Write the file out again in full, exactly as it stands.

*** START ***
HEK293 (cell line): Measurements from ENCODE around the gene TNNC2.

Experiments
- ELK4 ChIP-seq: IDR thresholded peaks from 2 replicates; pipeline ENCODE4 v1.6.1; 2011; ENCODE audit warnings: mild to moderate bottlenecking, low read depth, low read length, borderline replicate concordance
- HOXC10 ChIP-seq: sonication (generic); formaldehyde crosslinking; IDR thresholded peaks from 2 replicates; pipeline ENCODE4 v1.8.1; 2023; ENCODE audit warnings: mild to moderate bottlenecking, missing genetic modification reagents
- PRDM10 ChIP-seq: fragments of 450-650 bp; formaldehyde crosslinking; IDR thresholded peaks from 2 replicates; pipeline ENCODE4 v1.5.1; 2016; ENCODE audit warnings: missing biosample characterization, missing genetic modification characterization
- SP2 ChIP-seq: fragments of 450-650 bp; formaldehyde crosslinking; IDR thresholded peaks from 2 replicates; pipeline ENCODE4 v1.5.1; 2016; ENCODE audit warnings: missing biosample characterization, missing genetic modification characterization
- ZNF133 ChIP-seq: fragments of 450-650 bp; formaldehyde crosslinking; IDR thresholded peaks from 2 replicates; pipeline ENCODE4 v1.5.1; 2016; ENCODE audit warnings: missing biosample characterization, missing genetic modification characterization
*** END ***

HEK293 (cell line): Measurements from ENCODE around the gene TNNC2.

Experiments
- ELK4 ChIP-seq: IDR thresholded peaks from 2 replicates; pipeline ENCODE4 v1.6.1; 2011; ENCODE audit warnings: mild to moderate bottlenecking, low read depth, low read length, borderline replicate concordance
- HOXC10 ChIP-seq: sonication (generic); formaldehyde crosslinking; IDR thresholded peaks from 2 replicates; pipeline ENCODE4 v1.8.1; 2023; ENCODE audit warnings: mild to moderate bottlenecking, missing genetic modification reagents
- PRDM10 ChIP-seq: fragments of 450-650 bp; formaldehyde crosslinking; IDR thresholded peaks from 2 replicates; pipeline ENCODE4 v1.5.1; 2016; ENCODE audit warnings: missing biosample characterization, missing genetic modification characterization
- SP2 ChIP-seq: fragments of 450-650 bp; formaldehyde crosslinking; IDR thresholded peaks from 2 replicates; pipeline ENCODE4 v1.5.1; 2016; ENCODE audit warnings: missing biosample characterization, missing genetic modification characterization
- ZNF133 ChIP-seq: fragments of 450-650 bp; formaldehyde crosslinking; IDR thresholded peaks from 2 replicates; pipeline ENCODE4 v1.5.1; 2016; ENCODE audit warnings: missing biosample characterization, missing genetic modification characterization